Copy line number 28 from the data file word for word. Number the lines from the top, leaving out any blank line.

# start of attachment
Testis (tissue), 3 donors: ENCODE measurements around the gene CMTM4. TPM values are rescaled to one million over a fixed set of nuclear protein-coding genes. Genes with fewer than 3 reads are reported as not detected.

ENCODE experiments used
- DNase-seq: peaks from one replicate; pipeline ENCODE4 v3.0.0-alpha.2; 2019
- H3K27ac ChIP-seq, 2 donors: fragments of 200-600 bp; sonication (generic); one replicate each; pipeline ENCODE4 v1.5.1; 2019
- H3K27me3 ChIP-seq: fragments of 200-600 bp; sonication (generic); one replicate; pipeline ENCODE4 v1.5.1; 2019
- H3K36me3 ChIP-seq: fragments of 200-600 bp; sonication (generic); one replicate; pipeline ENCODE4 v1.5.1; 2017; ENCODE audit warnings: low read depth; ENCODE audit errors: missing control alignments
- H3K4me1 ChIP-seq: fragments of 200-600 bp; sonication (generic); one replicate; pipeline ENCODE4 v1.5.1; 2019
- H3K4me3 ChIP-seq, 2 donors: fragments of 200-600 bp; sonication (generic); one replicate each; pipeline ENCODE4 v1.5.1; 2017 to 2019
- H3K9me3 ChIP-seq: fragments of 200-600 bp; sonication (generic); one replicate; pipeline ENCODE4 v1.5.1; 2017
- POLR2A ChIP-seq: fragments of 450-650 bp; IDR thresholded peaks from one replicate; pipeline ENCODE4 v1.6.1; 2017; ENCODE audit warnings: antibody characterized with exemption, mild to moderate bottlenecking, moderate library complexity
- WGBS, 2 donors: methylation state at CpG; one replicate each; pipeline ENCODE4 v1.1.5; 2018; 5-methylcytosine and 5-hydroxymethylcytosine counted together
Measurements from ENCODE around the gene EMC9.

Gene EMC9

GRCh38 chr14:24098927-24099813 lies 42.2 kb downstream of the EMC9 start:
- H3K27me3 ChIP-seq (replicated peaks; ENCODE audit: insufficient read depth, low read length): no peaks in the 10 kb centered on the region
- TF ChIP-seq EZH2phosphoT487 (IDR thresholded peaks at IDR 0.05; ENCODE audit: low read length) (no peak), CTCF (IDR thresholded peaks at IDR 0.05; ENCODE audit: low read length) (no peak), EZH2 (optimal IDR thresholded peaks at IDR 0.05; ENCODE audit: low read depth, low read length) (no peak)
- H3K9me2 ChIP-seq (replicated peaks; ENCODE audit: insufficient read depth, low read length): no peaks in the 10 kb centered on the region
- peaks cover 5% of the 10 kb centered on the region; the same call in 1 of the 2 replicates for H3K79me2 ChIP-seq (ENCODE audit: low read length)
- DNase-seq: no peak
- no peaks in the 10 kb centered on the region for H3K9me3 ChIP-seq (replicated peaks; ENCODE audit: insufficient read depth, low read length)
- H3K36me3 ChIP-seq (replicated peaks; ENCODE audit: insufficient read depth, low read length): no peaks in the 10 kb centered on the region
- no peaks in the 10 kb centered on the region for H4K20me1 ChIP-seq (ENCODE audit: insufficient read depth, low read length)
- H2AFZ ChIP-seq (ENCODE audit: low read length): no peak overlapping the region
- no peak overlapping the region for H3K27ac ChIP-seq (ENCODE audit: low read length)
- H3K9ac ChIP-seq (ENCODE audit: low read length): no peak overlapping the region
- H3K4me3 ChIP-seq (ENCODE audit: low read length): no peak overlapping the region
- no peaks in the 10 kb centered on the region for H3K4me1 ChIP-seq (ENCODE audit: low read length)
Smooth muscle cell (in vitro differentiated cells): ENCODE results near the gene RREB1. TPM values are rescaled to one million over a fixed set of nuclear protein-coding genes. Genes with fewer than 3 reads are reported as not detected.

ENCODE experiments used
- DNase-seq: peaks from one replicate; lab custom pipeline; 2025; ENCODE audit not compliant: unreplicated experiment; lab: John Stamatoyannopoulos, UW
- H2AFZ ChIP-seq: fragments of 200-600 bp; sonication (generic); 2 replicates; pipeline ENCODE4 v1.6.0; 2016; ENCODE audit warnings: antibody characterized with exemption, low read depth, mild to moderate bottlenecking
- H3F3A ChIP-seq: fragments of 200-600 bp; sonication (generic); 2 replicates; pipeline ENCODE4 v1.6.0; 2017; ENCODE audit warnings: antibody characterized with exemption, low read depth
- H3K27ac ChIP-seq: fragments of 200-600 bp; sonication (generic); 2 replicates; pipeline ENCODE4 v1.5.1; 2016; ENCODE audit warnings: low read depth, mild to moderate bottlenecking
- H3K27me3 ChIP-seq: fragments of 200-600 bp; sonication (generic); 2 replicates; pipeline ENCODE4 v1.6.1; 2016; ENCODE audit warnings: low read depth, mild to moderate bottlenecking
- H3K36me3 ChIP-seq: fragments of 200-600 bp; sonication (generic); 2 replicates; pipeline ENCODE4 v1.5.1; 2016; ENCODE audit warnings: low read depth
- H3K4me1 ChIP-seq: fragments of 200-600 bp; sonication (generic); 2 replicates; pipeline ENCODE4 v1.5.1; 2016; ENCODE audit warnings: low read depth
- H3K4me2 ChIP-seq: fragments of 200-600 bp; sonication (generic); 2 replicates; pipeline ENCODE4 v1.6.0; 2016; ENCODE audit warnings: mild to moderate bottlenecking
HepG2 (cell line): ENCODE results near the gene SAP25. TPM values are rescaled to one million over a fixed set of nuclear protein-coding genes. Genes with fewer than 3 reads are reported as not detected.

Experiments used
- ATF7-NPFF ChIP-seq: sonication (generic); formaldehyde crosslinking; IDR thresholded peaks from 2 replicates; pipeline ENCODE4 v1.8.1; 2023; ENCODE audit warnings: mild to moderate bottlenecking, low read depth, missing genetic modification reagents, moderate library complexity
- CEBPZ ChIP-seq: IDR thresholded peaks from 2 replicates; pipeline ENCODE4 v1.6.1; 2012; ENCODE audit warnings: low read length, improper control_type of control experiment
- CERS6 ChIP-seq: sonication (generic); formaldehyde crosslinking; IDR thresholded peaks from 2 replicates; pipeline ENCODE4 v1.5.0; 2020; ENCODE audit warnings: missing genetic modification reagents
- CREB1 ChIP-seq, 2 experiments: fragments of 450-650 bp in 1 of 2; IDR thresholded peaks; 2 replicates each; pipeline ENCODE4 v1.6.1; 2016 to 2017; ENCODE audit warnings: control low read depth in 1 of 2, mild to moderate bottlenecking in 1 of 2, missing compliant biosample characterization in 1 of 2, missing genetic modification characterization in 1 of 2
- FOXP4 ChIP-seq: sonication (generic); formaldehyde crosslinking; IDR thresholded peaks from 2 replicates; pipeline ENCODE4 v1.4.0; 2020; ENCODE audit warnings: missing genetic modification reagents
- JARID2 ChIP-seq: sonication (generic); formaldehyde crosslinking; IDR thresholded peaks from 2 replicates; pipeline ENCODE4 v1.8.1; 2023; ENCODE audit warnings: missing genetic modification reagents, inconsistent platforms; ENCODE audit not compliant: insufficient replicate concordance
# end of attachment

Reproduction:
Smooth muscle cell (in vitro differentiated cells): ENCODE results near the gene RREB1. TPM values are rescaled to one million over a fixed set of nuclear protein-coding genes. Genes with fewer than 3 reads are reported as not detected.